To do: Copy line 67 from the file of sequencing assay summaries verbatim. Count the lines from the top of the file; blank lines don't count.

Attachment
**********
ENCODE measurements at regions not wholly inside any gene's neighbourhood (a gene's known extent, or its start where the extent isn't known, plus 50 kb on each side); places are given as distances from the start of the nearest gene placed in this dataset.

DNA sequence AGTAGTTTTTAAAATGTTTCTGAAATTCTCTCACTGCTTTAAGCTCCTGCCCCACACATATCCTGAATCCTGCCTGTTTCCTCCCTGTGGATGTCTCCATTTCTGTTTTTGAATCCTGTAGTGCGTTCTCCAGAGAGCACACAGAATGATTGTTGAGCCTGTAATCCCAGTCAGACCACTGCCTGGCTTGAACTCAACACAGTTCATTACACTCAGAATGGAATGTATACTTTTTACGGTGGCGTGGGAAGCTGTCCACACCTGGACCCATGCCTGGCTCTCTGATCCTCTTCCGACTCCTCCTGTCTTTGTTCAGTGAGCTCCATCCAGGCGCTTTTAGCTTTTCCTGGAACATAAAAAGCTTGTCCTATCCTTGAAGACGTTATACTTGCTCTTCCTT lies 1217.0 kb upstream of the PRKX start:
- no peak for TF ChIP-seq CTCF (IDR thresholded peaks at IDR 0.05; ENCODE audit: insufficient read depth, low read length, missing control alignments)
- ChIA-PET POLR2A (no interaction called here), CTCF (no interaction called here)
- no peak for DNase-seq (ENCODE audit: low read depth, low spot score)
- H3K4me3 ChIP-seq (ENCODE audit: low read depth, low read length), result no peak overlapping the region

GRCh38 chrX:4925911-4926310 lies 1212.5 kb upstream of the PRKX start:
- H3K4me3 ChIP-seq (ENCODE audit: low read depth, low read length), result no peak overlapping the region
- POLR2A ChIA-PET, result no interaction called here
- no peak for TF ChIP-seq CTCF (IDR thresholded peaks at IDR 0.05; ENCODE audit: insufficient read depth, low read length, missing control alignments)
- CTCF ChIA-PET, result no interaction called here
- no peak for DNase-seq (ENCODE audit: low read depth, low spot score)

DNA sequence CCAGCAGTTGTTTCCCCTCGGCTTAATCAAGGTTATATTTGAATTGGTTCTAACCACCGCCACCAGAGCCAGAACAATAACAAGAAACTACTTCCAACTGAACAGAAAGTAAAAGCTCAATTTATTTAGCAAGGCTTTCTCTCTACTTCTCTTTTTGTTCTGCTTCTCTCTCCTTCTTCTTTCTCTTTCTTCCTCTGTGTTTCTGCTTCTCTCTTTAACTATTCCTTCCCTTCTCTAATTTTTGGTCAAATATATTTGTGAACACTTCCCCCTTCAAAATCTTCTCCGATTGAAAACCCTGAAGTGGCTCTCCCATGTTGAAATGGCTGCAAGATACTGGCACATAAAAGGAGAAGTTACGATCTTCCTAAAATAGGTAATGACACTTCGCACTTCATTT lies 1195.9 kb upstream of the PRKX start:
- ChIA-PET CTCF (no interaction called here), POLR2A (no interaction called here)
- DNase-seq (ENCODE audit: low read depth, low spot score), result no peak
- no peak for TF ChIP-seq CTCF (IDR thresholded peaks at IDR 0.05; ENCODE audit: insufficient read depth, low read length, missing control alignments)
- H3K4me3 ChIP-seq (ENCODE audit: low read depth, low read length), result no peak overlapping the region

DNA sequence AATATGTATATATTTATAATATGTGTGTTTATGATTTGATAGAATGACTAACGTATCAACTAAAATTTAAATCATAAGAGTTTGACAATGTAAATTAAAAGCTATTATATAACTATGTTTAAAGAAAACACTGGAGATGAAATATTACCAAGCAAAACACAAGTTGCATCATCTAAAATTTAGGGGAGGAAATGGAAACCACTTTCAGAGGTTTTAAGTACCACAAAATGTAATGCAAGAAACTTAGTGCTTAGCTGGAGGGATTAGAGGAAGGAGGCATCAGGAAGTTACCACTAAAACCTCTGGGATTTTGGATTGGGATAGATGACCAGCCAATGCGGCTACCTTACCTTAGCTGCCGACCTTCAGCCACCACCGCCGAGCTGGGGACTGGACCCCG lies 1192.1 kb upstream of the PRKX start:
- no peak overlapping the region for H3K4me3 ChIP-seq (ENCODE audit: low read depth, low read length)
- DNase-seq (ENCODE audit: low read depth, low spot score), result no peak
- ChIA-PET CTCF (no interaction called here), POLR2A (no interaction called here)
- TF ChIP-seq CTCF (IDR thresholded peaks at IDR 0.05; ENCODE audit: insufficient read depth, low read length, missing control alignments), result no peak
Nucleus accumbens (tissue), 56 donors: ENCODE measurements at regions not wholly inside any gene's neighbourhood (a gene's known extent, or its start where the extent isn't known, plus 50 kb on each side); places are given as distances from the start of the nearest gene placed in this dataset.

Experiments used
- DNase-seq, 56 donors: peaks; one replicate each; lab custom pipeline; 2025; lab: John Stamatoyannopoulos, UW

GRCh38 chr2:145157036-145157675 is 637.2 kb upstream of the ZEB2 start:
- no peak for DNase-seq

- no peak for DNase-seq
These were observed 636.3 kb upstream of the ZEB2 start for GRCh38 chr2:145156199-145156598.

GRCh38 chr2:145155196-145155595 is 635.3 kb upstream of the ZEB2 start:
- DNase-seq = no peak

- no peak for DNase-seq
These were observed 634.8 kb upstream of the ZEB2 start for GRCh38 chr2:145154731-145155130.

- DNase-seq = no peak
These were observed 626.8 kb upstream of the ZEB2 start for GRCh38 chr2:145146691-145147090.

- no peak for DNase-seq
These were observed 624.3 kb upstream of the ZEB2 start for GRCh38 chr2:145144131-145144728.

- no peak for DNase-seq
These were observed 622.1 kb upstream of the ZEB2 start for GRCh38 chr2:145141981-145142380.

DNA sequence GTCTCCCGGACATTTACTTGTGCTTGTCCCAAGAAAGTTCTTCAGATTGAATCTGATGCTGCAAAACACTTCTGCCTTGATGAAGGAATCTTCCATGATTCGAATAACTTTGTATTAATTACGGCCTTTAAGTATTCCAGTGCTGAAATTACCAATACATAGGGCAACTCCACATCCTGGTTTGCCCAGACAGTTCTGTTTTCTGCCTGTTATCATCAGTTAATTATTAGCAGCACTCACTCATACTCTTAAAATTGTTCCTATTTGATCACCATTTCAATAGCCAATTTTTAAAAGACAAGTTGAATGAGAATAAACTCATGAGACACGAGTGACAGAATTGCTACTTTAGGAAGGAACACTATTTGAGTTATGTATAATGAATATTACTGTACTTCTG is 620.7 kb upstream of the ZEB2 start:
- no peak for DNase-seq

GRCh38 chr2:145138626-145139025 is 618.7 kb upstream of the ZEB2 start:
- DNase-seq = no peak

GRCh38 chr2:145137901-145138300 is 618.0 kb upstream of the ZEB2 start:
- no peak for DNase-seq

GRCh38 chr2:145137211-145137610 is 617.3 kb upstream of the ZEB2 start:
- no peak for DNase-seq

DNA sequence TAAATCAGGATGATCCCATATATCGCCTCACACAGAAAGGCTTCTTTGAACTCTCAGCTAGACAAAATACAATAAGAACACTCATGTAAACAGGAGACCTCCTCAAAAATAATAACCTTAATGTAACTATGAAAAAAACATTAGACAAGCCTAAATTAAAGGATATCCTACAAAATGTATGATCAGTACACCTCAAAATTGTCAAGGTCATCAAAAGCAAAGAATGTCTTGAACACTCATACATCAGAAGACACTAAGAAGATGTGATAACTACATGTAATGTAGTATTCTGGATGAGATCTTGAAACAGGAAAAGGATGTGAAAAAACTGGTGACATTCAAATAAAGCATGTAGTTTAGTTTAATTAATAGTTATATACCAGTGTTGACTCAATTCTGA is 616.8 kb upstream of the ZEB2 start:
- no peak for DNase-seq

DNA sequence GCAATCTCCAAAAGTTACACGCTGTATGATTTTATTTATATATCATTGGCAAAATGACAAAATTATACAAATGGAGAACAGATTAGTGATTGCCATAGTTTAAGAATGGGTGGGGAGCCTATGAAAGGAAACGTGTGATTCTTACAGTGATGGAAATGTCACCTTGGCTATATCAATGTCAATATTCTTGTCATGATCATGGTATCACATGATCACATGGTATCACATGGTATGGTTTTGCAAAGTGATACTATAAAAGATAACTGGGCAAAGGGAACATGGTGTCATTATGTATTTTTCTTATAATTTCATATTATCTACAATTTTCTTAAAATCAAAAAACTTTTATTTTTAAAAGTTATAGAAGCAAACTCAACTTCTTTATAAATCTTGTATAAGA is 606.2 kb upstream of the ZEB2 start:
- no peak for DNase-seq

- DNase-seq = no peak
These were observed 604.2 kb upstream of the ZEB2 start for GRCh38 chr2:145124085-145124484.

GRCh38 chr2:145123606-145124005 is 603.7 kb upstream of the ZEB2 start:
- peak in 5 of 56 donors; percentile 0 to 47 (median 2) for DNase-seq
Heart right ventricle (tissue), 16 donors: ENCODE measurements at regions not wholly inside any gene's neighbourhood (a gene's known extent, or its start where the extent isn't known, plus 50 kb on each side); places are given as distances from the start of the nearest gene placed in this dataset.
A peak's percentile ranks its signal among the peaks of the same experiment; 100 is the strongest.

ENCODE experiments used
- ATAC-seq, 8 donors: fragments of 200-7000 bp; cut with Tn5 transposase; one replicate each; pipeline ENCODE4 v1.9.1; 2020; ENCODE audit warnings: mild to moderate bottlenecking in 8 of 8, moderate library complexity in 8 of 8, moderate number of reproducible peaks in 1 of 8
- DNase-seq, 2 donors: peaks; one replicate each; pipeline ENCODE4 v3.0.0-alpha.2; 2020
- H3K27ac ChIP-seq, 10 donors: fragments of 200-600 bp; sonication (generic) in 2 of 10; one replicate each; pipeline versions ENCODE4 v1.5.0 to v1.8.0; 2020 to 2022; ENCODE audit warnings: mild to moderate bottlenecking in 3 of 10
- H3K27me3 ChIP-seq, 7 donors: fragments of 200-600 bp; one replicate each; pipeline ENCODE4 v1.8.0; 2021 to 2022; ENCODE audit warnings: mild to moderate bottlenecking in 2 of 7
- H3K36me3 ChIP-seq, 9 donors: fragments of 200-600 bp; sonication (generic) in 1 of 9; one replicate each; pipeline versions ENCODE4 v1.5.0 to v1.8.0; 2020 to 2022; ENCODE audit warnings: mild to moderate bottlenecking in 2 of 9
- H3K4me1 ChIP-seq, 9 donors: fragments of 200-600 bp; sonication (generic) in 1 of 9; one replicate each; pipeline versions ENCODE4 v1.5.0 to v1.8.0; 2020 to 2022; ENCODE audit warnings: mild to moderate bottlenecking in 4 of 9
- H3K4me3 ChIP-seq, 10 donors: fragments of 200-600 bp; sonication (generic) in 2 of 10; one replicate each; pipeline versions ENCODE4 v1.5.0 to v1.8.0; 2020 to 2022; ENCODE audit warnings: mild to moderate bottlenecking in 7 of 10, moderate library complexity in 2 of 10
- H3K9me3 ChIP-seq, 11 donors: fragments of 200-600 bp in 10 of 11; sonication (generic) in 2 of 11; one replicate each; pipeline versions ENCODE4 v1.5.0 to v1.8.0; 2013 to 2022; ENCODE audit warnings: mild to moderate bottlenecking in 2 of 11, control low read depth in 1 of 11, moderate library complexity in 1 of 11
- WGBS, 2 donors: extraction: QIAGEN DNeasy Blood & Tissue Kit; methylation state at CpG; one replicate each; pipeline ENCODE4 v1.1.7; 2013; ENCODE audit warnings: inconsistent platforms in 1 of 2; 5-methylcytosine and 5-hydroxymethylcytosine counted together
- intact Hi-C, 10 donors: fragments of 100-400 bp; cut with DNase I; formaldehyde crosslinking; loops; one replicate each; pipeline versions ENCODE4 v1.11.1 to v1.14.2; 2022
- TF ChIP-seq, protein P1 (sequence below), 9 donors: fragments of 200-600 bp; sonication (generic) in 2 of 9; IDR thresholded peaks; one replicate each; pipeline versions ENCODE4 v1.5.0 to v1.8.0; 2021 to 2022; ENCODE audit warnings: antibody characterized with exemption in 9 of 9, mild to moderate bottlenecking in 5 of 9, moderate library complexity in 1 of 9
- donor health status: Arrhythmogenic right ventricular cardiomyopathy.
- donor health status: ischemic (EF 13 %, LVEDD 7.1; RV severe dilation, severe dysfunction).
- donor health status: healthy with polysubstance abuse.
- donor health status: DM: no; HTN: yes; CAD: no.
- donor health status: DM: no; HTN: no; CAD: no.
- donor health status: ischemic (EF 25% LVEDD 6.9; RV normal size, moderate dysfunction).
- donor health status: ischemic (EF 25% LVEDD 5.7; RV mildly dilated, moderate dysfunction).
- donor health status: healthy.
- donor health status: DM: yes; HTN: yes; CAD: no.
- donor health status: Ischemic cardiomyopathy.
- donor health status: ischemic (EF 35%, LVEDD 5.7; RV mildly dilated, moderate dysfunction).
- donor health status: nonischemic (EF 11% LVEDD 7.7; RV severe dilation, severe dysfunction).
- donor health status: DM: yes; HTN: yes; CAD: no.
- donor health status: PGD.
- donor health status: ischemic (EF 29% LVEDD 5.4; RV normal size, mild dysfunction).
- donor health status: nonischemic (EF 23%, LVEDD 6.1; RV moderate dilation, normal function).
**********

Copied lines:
- WGBS, 2 donors: extraction: QIAGEN DNeasy Blood & Tissue Kit; methylation state at CpG; one replicate each; pipeline ENCODE4 v1.1.7; 2013; ENCODE audit warnings: inconsistent platforms in 1 of 2; 5-methylcytosine and 5-hydroxymethylcytosine counted together